Several ggdist functions support *automatic partial application*: when called,
if all of their required arguments have not been provided, the function returns a
modified version of itself that uses the arguments passed to it so far as defaults.
Technically speaking, these functions are essentially "Curried" with respect to
their required arguments, but I think "automatic partial application" gets
the idea across more clearly.

Functions supporting automatic partial application include:

The

`point_interval()`

family, such as`median_qi()`

,`mean_qi()`

,`mode_hdi()`

, etc.The

`smooth_`

family, such as`smooth_bounded()`

,`smooth_unbounded()`

,`smooth_discrete()`

, and`smooth_bar()`

.The

`density_`

family, such as`density_bounded()`

,`density_unbounded()`

and`density_histogram()`

.The align family.

The breaks family.

The bandwidth family.

The blur family.

Partial application makes it easier to supply custom parameters to these
functions when using them inside other functions, such as geoms and stats.
For example, smoothers for `geom_dots()`

can be supplied in one of three
ways:

as a suffix:

`geom_dots(smooth = "bounded")`

as a function:

`geom_dots(smooth = smooth_bounded)`

as a partially-applied function with options:

`geom_dots(smooth = smooth_bounded(kernel = "cosine"))`

Many other common arguments for ggdist functions work similarly; e.g.
`density`

, `align`

, `breaks`

, `bandwidth`

, and `point_interval`

arguments.

Use the `auto_partial()`

function to create new functions that support
automatic partial application.

## Arguments

- f
A function

- name
A character string giving the name of the function, to be used when printing.

## Value

A modified version of `f`

that will automatically be partially
applied if all of its required arguments are not given.

## Examples

```
set.seed(1234)
x = rnorm(100)
# the first required argument, `x`, of the density_ family is the vector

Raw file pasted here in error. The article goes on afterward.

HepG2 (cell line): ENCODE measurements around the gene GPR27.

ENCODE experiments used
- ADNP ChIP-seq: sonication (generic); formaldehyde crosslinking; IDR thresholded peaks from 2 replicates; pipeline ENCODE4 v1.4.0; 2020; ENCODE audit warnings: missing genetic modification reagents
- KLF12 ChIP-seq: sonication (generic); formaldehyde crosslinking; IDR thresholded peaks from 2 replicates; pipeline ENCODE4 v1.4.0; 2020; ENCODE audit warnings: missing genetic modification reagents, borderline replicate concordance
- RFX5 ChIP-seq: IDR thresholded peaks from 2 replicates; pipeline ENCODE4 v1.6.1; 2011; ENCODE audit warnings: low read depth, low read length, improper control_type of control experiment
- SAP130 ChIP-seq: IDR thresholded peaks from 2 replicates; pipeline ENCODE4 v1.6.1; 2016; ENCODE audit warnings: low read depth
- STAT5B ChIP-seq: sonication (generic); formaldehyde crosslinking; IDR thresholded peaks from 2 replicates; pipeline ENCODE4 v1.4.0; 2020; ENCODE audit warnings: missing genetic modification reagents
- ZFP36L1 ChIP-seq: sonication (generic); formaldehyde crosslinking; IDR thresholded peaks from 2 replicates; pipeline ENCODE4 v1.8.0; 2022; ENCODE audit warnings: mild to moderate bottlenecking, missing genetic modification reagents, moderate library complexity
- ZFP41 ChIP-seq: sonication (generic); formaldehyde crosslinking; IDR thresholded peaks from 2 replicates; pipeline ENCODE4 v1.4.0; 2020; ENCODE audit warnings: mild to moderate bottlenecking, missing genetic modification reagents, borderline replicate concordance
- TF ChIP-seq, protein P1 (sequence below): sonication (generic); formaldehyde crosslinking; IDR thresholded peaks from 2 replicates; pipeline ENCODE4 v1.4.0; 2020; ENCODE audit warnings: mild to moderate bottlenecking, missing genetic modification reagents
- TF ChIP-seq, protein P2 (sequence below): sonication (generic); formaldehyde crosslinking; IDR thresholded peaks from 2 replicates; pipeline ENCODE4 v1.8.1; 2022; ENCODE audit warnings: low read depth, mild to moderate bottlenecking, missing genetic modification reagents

# to calculate a kernel density estimate from. If it is not provided, the
# function is partially applied and returned as-is
density_unbounded()
#> <partial_function>:
#> density_unbounded()
# we could create a new function that uses half the default bandwidth
density_half_bw = density_unbounded(adjust = 0.5)
density_half_bw
#> <partial_function>:
#> density_unbounded(adjust = 0.5)
# we can overwrite partially-applied arguments
density_quarter_bw_trimmed = density_half_bw(adjust = 0.25, trim = TRUE)
density_quarter_bw_trimmed
#> <partial_function>:
#> density_unbounded(adjust = 0.25, trim = TRUE)
# when we eventually call the function and provide the required argument
# `x`, it is applied using the arguments we have "saved up" so far
density_quarter_bw_trimmed(x)
#>
#> Call:
#> density_unbounded(x = x, adjust = 0.25, trim = TRUE)
#>
#> Data: x (100 obs.); Bandwidth 'bw' = 0.08864
#>
#> x y
#> Min. :-2.3457 Min. :0.009921
#> 1st Qu.:-1.1220 1st Qu.:0.062906
#> Median : 0.1016 Median :0.149478
#> Mean : 0.1016 Mean :0.201970
#> 3rd Qu.: 1.3253 3rd Qu.:0.337508
#> Max. : 2.5490 Max. :0.673160
# create a custom automatically partially applied function
f = auto_partial(function(x, y, z = 3) (x + y) * z)
f()
#> <partial_function>:
#> f()
f(1)
#> <partial_function>:
#> f(x = 1)
g = f(y = 2)(z = 4)
g
#> <partial_function>:
#> f(y = 2, z = 4)
g(1)
#> [1] 12
```